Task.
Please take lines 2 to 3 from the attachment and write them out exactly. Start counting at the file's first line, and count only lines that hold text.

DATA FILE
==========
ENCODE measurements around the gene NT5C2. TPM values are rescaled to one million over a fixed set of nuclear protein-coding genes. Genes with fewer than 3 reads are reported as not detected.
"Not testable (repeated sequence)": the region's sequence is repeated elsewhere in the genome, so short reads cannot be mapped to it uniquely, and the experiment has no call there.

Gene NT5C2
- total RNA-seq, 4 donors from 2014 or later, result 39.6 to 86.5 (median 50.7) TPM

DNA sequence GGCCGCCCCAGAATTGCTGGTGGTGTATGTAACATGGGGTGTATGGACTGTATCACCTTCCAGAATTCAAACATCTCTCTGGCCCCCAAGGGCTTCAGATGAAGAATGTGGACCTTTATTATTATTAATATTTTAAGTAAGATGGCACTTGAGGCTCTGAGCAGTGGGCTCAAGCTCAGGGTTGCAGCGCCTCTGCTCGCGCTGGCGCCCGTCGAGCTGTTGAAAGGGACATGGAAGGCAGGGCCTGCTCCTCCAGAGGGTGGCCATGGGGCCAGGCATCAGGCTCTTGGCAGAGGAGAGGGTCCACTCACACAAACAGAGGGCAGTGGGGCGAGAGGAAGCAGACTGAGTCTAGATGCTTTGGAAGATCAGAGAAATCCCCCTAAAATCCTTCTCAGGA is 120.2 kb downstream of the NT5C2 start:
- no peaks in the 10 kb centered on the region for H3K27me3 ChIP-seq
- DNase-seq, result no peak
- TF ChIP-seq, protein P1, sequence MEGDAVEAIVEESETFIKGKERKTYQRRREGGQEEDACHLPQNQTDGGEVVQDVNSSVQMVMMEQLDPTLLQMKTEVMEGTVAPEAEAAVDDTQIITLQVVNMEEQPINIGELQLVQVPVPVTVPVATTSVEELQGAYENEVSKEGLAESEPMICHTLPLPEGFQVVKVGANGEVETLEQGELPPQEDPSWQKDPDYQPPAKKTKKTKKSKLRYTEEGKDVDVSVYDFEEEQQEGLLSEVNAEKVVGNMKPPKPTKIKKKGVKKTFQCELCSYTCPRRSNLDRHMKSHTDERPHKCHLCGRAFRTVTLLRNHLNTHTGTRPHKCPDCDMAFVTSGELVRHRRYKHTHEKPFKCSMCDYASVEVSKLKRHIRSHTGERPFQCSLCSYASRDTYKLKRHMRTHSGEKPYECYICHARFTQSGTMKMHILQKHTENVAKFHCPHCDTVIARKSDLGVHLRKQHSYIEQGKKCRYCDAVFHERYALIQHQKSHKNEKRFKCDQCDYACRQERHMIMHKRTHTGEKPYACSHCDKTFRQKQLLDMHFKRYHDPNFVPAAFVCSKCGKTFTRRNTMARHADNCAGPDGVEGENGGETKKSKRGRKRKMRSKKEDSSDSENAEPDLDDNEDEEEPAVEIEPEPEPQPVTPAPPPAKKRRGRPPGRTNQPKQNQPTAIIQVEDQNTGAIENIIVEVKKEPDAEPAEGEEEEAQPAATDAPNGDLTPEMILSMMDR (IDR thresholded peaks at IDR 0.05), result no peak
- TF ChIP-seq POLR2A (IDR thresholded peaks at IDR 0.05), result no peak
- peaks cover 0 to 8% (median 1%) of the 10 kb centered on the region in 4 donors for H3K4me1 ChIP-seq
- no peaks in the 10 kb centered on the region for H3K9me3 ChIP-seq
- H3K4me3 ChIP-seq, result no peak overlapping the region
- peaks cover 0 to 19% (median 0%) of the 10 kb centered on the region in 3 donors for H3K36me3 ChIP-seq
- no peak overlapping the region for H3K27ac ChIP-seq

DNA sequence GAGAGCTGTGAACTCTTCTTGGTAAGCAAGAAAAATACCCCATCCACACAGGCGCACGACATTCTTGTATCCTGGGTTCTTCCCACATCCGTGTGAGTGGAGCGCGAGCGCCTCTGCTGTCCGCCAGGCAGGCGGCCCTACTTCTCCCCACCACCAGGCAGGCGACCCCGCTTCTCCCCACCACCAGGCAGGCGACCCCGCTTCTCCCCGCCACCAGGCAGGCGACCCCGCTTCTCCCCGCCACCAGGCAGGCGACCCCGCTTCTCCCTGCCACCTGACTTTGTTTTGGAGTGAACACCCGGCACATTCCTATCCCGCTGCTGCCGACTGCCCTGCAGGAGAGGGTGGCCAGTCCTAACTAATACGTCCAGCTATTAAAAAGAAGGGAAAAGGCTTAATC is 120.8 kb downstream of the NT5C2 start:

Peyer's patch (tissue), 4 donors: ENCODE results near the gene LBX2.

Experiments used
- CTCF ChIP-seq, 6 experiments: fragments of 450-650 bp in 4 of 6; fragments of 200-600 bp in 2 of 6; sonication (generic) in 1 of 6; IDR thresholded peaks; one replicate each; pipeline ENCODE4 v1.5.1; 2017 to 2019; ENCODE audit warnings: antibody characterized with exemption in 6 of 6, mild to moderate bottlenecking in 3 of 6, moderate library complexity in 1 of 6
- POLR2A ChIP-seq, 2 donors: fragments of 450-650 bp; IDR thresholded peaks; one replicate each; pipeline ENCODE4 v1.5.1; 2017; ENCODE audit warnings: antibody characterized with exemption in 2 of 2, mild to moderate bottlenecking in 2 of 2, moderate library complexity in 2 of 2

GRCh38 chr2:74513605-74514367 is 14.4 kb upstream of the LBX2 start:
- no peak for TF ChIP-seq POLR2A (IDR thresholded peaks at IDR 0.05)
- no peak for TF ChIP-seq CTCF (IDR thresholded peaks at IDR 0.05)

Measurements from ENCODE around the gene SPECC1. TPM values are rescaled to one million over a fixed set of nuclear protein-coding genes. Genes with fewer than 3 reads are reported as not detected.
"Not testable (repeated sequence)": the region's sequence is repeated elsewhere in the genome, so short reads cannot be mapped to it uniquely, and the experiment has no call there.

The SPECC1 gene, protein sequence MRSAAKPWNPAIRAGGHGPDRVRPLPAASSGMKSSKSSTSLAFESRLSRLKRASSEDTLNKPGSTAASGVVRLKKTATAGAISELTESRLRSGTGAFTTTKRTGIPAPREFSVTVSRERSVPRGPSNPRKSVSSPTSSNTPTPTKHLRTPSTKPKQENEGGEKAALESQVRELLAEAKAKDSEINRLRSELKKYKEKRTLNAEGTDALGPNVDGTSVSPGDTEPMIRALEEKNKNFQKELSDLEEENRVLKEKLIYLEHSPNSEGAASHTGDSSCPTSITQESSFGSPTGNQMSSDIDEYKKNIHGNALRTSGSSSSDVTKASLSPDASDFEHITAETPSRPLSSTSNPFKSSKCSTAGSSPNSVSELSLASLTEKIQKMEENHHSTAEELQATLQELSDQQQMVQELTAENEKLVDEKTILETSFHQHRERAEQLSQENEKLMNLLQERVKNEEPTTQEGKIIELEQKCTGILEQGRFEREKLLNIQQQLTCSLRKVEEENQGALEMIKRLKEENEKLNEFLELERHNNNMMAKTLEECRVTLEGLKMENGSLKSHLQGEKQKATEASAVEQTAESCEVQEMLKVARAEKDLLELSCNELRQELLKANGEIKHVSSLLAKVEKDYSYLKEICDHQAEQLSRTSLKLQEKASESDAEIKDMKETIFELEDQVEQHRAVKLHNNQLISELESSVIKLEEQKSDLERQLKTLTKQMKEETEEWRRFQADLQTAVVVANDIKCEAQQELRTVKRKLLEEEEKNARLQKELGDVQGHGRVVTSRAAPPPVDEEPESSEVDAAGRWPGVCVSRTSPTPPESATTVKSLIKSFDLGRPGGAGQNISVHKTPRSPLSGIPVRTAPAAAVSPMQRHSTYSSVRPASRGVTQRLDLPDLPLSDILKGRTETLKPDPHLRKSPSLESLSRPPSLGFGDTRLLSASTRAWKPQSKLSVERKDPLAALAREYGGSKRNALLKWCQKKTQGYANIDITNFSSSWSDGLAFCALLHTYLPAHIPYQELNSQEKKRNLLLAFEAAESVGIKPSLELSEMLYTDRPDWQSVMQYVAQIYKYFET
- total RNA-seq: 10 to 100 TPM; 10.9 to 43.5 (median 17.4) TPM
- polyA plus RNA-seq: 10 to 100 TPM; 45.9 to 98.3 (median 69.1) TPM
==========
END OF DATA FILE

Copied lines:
"Not testable (repeated sequence)": the region's sequence is repeated elsewhere in the genome, so short reads cannot be mapped to it uniquely, and the experiment has no call there.

Gene NT5C2